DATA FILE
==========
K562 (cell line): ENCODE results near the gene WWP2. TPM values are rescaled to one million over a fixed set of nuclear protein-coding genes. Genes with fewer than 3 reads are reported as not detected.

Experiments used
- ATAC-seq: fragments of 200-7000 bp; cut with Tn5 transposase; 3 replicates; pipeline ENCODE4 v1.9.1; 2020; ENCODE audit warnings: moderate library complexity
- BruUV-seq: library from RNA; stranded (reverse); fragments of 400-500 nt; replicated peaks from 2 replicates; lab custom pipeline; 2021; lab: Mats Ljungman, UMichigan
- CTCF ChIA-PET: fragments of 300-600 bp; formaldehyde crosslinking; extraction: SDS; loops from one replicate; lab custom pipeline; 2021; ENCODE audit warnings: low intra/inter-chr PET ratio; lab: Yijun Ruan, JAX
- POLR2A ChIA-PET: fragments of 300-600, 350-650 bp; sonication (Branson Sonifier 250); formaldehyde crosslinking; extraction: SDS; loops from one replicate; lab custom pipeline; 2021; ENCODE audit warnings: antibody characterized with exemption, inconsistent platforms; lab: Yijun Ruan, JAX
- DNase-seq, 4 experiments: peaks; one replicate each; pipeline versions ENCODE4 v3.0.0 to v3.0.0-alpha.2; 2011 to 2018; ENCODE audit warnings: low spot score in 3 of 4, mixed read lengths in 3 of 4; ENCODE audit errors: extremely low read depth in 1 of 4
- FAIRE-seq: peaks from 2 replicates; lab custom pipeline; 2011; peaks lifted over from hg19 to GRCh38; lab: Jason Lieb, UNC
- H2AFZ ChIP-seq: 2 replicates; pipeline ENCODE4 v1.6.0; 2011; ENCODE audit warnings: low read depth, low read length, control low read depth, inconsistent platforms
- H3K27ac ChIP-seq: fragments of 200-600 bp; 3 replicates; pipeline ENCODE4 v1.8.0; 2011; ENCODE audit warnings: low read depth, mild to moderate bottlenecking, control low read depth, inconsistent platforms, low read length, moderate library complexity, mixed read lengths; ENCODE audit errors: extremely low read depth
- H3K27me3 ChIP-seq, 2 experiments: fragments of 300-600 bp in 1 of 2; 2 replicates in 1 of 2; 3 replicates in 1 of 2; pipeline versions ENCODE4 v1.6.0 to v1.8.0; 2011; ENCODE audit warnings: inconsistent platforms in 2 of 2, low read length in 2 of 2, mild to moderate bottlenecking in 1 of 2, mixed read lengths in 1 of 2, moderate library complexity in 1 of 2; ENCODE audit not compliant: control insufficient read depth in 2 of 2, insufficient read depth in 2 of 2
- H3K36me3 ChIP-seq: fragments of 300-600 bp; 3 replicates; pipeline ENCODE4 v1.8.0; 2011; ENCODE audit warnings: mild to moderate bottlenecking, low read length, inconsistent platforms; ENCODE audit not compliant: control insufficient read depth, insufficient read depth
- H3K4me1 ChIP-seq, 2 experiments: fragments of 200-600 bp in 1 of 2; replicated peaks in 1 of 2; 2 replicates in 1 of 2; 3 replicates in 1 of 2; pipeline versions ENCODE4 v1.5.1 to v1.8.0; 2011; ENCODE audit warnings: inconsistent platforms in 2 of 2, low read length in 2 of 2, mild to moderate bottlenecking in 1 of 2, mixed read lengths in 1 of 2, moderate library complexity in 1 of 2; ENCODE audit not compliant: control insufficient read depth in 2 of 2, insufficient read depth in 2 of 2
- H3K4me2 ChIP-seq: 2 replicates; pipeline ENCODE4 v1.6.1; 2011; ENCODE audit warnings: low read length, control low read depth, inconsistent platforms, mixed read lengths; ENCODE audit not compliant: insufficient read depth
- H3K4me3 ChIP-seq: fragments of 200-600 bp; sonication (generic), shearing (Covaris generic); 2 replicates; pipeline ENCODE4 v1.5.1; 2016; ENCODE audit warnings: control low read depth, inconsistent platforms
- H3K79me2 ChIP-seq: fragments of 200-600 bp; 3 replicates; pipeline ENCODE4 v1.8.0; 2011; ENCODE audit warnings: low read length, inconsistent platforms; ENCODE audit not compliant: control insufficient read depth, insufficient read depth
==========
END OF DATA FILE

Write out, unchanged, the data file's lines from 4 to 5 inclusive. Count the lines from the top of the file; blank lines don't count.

- BruUV-seq: library from RNA; stranded (reverse); fragments of 400-500 nt; replicated peaks from 2 replicates; lab custom pipeline; 2021; lab: Mats Ljungman, UMichigan
- CTCF ChIA-PET: fragments of 300-600 bp; formaldehyde crosslinking; extraction: SDS; loops from one replicate; lab custom pipeline; 2021; ENCODE audit warnings: low intra/inter-chr PET ratio; lab: Yijun Ruan, JAX